Thursday, January 24, 2013

Whither? Wither?

Today we (the members of the Curriculum Review Task Force) offered the faculty their first plenary opportunity to share their views on the current CRTF proposal, in the form of a "faculty listening session." I joined my colleague Warren in making a few short remarks to lay out the context for the meeting, but said little else. As I put it at the meeting's outset, I truly wanted this to be what we claimed it to be: a faculty listening session.

I listened, and said little.

The sense I get from the faculty who did most of the speaking today was that they're profoundly dissatisfied with the plans we've drawn up. I'm chagrined by this, and more than a little frustrated. My chagrin and frustration don't stem so much from quality of the resulting proposal or the specific recommendations it makes; I admit that I'm not entirely happy with much of the proposal myself. (I think some of the recommendations, though offering efficiency and sustainability, are facile and reductionist and make too many assumptions about the nature of our students and faculty.) Rather, my chagrin and frustration stem from the failure of the process. I feel like the faculty who are objecting are objecting too late in the game for their objections to make any difference. One of my colleagues in political science expressed reservations so severe that if we were to follow his recommendations we would jettison the whole of what we've done for the past 22 months (yes, it's been that long) and start over again.

If such a move were to guarantee us a superior result, then so be it: I'm all for a process that yields an optimal product. But who would step up to take part in this process if we were to start it from scratch? Probably the same damned people (or a subset of them) who were involved in the process this first time around...and how would this change things? I doubt my dissatisfied friend would involve himself meaningfully in the groundbreaking discussions that got this process moving, that he would have spent the hundreds (if not thousands) of hours of poring over data, comparing curricula, engaging in conversations with colleagues, drafting documents, etc. that I and many others involved in this process have done for the past nearly-two years. It's much easier to sit back and let someone else do the work and criticize it when they're nearly done than to get involved meaningfully early on and work to make the product a better one.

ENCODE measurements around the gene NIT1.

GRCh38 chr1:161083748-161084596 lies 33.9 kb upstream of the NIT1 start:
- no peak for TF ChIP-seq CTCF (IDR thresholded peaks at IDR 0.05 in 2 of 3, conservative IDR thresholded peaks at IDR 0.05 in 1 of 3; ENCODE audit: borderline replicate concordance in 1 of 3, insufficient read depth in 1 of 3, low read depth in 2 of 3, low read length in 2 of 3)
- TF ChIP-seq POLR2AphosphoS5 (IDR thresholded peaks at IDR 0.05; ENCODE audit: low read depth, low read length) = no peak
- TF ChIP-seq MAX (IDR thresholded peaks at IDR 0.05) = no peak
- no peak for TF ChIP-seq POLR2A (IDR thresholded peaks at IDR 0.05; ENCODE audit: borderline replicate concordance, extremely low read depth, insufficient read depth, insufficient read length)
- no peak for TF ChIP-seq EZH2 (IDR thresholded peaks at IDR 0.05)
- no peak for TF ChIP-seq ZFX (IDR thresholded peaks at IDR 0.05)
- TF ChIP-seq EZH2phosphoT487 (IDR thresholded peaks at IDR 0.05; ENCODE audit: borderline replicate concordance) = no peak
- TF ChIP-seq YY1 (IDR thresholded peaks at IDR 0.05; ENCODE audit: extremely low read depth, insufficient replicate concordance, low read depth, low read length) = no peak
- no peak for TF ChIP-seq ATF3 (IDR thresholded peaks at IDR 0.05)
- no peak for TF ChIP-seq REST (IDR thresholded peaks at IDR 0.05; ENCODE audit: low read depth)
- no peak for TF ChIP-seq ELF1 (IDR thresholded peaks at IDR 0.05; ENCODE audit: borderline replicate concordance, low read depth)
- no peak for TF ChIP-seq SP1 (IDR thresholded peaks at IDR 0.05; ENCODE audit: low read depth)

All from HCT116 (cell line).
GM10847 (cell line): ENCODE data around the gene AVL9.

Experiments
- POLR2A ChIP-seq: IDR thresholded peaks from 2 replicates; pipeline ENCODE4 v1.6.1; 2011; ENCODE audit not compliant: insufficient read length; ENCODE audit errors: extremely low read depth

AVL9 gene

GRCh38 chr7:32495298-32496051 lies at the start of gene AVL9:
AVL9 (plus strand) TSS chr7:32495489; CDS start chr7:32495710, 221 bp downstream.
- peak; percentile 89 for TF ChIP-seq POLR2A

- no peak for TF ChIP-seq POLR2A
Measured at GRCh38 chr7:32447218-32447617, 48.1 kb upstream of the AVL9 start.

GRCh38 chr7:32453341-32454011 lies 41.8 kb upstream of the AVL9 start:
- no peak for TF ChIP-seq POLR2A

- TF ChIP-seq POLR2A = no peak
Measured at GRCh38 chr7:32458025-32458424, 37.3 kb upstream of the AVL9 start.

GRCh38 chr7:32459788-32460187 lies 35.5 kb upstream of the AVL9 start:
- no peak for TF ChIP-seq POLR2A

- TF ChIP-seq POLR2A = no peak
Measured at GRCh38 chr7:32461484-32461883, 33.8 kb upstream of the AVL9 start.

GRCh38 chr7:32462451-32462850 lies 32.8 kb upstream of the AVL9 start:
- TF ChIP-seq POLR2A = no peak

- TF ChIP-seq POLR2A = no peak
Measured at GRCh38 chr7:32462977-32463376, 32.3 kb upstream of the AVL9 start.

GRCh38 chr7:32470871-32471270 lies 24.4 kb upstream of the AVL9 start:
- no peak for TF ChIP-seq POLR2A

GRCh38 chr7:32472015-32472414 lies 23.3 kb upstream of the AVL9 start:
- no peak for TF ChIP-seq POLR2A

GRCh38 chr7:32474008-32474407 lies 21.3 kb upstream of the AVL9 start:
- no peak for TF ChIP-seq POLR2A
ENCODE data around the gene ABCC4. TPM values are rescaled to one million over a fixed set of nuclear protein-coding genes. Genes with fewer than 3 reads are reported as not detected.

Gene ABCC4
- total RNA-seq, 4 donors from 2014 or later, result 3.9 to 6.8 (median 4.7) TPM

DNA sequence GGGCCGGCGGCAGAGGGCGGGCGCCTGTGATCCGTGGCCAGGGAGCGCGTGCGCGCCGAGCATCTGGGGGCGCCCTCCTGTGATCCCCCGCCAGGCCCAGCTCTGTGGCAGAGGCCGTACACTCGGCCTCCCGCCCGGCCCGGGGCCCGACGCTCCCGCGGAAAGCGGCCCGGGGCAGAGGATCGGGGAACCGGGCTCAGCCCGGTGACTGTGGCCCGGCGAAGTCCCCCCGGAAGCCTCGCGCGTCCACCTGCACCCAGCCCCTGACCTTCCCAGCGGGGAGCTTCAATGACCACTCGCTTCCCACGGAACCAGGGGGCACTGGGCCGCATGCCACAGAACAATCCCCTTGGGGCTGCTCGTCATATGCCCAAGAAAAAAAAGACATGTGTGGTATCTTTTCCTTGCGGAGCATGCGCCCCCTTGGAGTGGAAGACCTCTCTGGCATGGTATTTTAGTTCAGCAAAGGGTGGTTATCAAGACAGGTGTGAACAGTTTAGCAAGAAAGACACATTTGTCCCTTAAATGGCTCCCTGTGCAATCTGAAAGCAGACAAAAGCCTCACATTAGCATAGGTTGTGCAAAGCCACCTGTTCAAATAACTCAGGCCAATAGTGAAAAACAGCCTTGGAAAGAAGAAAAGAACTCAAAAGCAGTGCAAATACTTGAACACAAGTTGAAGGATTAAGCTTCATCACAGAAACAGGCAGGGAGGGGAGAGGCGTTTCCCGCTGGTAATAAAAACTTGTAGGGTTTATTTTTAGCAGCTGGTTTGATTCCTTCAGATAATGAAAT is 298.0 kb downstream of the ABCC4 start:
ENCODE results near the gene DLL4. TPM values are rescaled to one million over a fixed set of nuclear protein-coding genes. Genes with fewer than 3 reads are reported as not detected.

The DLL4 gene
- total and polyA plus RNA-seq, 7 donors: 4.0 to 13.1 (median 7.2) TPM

As I see it, there aren't many courses of action left to us here. Generally speaking...

1. We push on with our proposal and manage to make a few incremental moves, dropping the controversial components. In my view some of the proposed moves, even those with strong consensus, are steps back (I've blogged about some of my reservations in the past), and taken as a whole I don't think the incremental changes we would make would be all that salutary. I'm honestly not thrilled with putting our plan into action at this point.

2. We scrap it all and start again. In this case, as I said above, who'll involve themselves this time? I would volunteer myself to take part in good-faith discussions...but only if I could be assured that those discussions are indeed in good faith, and that something good will come of them. I don't know that such assurance could be given. It's not worth the gamble.

3. We scrap it all, period, and stick with what we've got. I think this is the course of action many of today's naysayers favor, given the conservative tone of many of their comments.

Yes, there I said it: I said the "c" word. So many of my colleagues would bristle to hear that word applied to them, but it's often so apt. There is, for instance, this pervasive belief that the Humanities Program as it exists now, that lumbering dinosaur, is the best model for interdisciplinary engagement we might ever devise. The true believers resist calls to rethink, reexamine, or rearrange the program; they resist attempts to embed more truly interdisciplinary material into it; they resist attempts to make it more sustainable. To hear one of my colleagues today you'd think that the Humanities Program is the only insurance we have that interdisciplinarity will survive on our campus, that if we remove but a single course requirement (that's all we're recommending, after all...we're not even dropping the course, just its requirement) from the sequence then we will all retreat into our dark, dank disciplinary silos and never again interact. As you might suspect from my tone here I have no interest, have never had any interest, in teaching in the Humanities Program...but I think I can safely say that I might offer myself as a model for interdisciplinary scholarship and teaching. I've chosen to make my career an interdisciplinary one; I've not been forced to by an artificial crop of courses. Honestly, I felt personally insulted by my colleague's comments.

But I digress.

So, whither? We'll see. We've got another few weeks during which faculty have been invited to give us their feedback. I honestly don't think we'll hear anything we've not heard before, and I think the more useful ideas we might hear will be drowned out in the sound and fury coming from the other side.

I should relax. It might not matter much in the end if the state legislature ends up forcing a uniform core curriculum on every last campus in the state's system.

And that's a story for another day.

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